Her birthdays are totally cursed! On her first birthday, I had to leave the big, amazing party we were having at our house to bring her to the ER for 105 degree fever. Yesterday, on her third birthday, this happened suddenly...

Then this brown disgusting liquid started coming out of her ear and I was totally grossed out. The doctor said she could see us Thursday.

Thanks, but no thanks.

I carried my screaming toddler to the car and woke up Aleko to head to Urgent Care for an ear infection/probable busted ear drum diagnosis and her first ever antibiotic.

That was super fun and all, but my favorite part of her birthday was her reaction to the present we gave her.

So over a year ago, Yannos and I rescued a dollhouse from our neighbor's trash pile and I've been slowly collecting dollhouse furniture from consignment sales for the past two years. Yeah, we're patient around here.

The dollhouse has been sitting in our garage and every now and then Zoe asks if she can play with it. I ignore her completely until she forgets about it. Great, I know.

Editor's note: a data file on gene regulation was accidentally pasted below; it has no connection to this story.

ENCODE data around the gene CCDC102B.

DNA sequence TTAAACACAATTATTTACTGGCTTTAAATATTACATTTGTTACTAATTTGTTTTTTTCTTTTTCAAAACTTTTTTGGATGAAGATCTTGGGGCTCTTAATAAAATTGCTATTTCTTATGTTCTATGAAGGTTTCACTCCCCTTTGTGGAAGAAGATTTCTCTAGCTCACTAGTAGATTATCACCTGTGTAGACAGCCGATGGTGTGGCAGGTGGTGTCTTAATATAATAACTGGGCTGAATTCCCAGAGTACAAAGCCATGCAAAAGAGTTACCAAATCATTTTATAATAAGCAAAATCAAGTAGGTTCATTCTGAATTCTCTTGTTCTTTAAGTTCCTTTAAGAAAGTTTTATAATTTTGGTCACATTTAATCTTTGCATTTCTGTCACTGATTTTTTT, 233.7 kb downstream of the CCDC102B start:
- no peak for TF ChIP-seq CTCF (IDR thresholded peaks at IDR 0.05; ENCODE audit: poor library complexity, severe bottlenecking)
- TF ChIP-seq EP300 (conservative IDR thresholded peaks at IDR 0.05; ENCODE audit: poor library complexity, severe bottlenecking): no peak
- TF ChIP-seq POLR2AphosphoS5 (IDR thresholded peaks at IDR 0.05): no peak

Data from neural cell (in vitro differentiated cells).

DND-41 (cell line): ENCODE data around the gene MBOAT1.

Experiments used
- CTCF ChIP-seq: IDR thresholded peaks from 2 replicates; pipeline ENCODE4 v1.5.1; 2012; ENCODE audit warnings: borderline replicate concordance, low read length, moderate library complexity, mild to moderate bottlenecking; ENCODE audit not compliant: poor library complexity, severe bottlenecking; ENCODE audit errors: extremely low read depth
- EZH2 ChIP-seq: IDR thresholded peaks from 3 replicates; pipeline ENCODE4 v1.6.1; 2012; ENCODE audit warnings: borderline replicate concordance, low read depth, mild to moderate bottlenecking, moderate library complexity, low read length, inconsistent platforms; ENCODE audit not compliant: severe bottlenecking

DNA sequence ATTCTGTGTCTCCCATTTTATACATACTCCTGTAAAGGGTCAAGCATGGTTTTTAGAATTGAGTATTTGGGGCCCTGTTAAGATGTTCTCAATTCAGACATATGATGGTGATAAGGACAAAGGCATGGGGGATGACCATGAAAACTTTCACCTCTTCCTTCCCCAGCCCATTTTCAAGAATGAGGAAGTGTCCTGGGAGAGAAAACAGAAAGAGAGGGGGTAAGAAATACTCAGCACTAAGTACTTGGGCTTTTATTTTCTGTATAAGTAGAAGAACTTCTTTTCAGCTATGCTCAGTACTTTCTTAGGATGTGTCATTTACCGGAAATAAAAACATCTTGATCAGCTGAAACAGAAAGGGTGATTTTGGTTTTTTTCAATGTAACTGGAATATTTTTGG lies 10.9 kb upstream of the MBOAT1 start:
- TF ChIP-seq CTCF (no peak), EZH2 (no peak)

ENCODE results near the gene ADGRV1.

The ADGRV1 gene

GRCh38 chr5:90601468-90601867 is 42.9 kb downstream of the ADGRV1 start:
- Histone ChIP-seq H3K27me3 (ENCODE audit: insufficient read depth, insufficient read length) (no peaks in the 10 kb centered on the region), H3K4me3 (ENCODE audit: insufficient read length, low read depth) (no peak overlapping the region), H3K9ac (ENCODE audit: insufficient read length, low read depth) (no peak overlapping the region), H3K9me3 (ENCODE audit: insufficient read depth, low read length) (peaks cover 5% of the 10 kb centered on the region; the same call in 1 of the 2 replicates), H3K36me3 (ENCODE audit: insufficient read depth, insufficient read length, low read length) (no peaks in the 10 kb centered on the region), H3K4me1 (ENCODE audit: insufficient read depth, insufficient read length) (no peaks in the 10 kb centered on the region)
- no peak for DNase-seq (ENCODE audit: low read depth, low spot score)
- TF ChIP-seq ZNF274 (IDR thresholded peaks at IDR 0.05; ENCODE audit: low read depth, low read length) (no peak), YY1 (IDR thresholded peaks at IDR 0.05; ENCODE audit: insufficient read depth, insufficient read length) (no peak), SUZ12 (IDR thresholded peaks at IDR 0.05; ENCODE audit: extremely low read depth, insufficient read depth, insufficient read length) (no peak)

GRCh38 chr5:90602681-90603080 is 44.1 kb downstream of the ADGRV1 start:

I was anxious to give it to her, so when she woke up from her nap after her party, I basically ran into her room and yelled about coming downstairs immediately.

When she saw the house she so sweetly said...

Good thing I'm no dummy! I ordered these guys...

They are great because they stand AND sit which is apparently rare in dollhouse world. I was also determined to get a non-white family. 

The baby's name is "Aleko like our baby."

Unfortunately for Zoe, Aleko also took an interest.

This dinosaur is "taking the Pappou to Philadelphia because the dinosaur might be too scary for the two Goldilocks sleeping in the bed."

Duh guys. What dollhouse doesn't have a stegosaurus to ride? 

Check out the deal on past birthdays HERE.